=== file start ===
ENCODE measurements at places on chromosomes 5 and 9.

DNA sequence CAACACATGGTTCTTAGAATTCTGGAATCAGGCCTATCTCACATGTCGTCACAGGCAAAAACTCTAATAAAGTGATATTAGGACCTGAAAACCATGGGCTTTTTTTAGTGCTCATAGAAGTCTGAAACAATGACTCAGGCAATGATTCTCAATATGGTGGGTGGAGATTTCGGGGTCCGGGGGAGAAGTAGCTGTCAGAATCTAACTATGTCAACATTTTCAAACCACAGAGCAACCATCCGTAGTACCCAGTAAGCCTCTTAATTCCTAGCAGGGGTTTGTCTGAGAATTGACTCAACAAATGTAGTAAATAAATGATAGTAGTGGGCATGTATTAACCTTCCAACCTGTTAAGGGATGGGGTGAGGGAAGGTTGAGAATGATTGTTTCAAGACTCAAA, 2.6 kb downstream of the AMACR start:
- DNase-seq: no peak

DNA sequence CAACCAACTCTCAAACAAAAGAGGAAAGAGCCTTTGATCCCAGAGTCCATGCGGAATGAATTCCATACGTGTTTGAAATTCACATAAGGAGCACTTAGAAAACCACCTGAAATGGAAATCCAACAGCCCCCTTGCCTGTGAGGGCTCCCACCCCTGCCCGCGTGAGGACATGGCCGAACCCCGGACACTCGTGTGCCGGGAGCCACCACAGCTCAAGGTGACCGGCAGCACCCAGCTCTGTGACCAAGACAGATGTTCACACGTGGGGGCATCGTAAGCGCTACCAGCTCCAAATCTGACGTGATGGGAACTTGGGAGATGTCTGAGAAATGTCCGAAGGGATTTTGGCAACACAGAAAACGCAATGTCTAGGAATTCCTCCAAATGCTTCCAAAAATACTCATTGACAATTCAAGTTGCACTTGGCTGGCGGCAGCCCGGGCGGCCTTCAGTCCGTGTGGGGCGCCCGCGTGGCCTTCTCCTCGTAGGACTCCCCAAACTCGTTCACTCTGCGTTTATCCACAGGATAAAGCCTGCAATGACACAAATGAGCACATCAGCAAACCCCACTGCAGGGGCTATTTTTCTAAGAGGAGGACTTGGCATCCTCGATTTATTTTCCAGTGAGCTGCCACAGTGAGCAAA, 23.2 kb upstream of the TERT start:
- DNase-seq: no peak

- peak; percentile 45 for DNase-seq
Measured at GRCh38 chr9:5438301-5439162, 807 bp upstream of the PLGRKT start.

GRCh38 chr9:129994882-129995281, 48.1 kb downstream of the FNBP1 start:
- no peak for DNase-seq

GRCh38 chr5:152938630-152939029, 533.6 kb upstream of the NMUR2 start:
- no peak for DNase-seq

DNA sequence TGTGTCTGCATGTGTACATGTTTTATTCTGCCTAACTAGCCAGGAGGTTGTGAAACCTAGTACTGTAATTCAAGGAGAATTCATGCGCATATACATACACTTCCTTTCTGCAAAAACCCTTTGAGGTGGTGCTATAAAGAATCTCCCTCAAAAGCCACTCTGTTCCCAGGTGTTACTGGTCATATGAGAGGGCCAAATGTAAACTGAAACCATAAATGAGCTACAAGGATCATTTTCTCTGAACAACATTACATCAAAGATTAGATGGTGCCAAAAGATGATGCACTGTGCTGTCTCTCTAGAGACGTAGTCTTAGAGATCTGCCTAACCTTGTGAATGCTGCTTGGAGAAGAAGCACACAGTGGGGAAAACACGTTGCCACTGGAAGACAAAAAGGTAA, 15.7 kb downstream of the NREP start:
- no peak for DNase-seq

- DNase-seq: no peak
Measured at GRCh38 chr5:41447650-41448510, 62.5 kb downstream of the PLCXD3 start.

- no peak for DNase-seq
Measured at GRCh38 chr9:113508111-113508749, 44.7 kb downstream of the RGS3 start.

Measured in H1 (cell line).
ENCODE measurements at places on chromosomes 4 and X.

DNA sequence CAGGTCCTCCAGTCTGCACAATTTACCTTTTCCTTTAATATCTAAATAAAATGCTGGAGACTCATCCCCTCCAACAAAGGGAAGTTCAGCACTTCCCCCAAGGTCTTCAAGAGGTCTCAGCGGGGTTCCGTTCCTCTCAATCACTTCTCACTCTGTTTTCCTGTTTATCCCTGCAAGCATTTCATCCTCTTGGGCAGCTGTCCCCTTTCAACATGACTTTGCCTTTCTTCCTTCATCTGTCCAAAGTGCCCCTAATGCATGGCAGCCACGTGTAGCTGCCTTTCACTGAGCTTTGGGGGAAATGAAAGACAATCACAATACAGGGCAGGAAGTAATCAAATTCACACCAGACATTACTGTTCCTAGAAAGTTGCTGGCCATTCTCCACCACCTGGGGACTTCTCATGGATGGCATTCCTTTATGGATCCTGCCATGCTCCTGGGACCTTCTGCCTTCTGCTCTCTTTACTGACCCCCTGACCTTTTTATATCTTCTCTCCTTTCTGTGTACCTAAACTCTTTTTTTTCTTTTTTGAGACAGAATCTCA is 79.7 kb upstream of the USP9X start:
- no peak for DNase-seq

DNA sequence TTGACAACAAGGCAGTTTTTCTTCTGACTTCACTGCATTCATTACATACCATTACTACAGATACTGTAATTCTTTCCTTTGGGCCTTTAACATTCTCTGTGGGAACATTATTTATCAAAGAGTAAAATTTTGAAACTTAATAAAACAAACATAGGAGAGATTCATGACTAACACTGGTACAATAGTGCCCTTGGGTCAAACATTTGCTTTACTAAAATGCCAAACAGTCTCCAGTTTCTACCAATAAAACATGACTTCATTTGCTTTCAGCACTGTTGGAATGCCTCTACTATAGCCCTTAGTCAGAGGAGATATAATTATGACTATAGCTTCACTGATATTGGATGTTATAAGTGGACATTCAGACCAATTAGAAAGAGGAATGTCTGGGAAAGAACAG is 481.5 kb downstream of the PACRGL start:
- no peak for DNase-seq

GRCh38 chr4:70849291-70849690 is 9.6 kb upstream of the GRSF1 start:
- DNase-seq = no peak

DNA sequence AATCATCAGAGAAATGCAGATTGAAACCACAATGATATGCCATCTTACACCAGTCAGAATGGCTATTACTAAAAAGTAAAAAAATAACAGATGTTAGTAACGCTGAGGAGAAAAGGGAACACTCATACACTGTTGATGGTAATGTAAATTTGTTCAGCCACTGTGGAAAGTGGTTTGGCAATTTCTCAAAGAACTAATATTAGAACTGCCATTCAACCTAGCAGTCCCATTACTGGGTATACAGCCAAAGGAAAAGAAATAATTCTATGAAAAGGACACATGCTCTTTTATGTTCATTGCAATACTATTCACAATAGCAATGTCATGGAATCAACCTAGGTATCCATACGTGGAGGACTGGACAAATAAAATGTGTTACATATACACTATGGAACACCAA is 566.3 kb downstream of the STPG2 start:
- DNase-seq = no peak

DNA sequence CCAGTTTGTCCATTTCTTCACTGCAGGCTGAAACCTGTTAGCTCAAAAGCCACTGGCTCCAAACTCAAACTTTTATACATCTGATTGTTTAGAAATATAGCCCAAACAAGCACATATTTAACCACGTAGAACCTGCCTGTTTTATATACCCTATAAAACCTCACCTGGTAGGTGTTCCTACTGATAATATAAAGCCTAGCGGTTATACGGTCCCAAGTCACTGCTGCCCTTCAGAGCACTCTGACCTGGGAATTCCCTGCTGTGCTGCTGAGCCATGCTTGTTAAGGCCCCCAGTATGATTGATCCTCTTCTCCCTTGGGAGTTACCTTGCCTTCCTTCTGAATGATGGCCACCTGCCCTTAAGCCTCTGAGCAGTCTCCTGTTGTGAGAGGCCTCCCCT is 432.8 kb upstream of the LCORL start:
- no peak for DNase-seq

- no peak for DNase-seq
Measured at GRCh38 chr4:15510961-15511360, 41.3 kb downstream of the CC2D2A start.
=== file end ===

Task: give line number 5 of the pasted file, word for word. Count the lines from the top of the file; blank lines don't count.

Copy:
- DNase-seq: no peak